Chatting with Eloisa James

Dear Reader,

I contacted Eloisa James after I finished reading This Duchess of Mine about five minutes after I put the book down.  I didn’t understand it. I began the book disliking the characters. I finished the book still disliking them a little, but feeling as though I understood them.

Despite my disliking them, I cared about them.

This boggled my mind as a reader and an author. How did Eloisa make me care about characters I disagreed with? I was so impressed I sent her an email asking about her trick. Her answers fascinated me, and I asked if I could post our conversation on our blog.

Eloisa, being the gracious lady she is, gave me permission.

Dear Belinda,

Thank you for this lovely note!  I’m sorry it took me a while to answer.  My characters were manipulative—I am too *g*.  At any rate, I’m glad you decided to like them anyway.  One of my goals as a writer is not to write characters that everyone will love, every time—but to try to write characters who have realistic traits, but still fall in love and are lovable.

I’ll give a shot to your three questions:

How do you transform your passion into focused research?
Passion is a vague word for writing…. what I have is an idea.  The idea generally springs from some sort of historical fact, say the condition of toilets in the Georgian period (When the Duke Returns) or the discovery of digitalis (This Duchess of Mine) or the disgraceful conditions behind child-workers & gold wire buttons (A Duke of Her Own).  I do just as much research as I need to to feel that I have a handle on that situation–because always the goal of a book is to create a great story, not to give readers an information dump.  Knowing too much can be a liability sometimes.

How do you translate your research into an entertaining narrative?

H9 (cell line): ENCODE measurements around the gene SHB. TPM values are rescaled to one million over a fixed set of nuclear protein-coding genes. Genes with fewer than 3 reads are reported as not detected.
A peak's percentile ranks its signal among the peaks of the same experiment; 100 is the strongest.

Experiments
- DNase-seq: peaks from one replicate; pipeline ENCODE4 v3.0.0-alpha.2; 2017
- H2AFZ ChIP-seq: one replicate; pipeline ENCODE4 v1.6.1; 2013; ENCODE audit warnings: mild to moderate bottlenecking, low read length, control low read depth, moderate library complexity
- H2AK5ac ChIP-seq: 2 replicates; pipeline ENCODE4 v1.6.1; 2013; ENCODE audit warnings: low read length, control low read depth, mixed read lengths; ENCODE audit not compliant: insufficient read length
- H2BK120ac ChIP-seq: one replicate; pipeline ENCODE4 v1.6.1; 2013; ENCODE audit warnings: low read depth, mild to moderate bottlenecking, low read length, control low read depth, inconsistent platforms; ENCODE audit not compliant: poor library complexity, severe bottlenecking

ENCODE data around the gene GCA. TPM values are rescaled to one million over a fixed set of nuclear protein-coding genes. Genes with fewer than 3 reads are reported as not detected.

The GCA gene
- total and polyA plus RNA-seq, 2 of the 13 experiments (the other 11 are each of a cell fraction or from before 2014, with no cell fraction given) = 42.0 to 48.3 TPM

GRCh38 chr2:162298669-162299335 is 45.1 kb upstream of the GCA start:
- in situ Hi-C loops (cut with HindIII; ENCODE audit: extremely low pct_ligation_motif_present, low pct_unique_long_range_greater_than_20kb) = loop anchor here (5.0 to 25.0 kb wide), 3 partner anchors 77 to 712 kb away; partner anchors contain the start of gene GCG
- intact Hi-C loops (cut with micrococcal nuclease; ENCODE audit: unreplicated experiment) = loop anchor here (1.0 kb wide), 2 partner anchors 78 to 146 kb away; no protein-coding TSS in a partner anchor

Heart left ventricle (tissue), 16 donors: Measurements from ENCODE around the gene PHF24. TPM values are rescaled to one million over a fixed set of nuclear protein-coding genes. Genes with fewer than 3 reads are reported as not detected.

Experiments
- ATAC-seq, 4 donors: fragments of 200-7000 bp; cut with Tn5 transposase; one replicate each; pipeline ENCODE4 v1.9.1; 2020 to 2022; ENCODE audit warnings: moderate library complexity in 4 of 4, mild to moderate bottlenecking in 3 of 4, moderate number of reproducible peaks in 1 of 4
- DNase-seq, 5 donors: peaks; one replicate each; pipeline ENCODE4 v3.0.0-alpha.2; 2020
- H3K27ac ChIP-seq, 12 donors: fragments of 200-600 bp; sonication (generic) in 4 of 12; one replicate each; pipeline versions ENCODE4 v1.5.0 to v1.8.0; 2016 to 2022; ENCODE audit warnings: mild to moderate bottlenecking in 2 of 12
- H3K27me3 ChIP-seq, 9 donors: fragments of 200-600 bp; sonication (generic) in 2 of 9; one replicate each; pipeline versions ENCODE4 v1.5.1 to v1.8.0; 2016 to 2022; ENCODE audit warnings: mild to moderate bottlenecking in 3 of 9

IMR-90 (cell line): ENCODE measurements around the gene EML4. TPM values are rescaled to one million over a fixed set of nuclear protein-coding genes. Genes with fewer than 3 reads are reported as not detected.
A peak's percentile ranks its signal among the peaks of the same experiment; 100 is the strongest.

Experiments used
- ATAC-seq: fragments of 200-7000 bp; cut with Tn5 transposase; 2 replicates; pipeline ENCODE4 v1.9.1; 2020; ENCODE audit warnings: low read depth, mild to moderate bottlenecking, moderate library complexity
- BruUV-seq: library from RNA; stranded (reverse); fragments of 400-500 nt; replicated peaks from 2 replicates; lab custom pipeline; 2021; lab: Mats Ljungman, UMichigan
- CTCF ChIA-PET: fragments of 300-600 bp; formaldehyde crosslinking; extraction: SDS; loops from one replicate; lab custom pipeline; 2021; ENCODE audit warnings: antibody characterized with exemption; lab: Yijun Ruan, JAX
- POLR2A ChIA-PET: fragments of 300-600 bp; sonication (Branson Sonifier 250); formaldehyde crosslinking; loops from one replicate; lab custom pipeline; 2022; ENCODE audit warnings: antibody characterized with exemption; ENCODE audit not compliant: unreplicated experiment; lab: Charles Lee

See above.  I take a problem: something that interests me about the past and then weave a story about it.  For Affair before Christmas, for example, I found myself wondering what it was really like to have all that tall Marie Antoinette hair piled on one’s head.  Voila:  the plot springs from the question.

How do you sneak an underlying message into your entertaining narrative?
Well, underlying messages…  I don’t know that I have all that many of those.  I guess some come along with the characters.  When I created a drunk in Much Ado about You, for example, I dried him out in Taming the Duke, so there was a message there about alcohol.  But I don’t have the sense that many of my readers are looking to my books to solve their substance abuse problems.  If I have an underlying message it would be that it IS possible to have a thoughtful, loving, and kindly relationship–and no woman should settle for less.  And in tandem with that, marriage is no picnic, and that kind of relationship needs as much nourishing as any other.  And finally, that every man can learn to be good in bed.

Awesome answers, right? And, can I just say how exciting it is to have an author respond to an email when you figure they are way too busy? Indie authors take note!

So I responded to Eloisa’s email because I thought she wasn’t giving herself enough credit with her answer to my third question…


Thank you for the reply! Yes, your answers do help, and give me insight into your writing. My mother, for instance, doesn’t like manipulative characters, and doesn’t understand why anyone would write about them. This is very helpful for me to explain why and how a writer can go in this direction.

I suppose underlying messages come more from readers’ perceptions of our work, rather than our purposeful insertion of a message. In This Duchess of Mine, I felt as though the underlying message was to never give up; that people can mature and make a difficult situation work if they both try. It’s a good thing to keep in mind for a young, professional, single girl like me!

Suffice it to say, I’m not sure I could ever pull it off myself. Props to you for working with difficult-to-love-but-we-love-them-anyway characters!

So there you have it. Big name authors like Eloisa James are pretty fricking sweet. I’m definitely going to check out another of her books just because I feel I understand her a little better and will probably enjoy her writing more because of it.

All the best,


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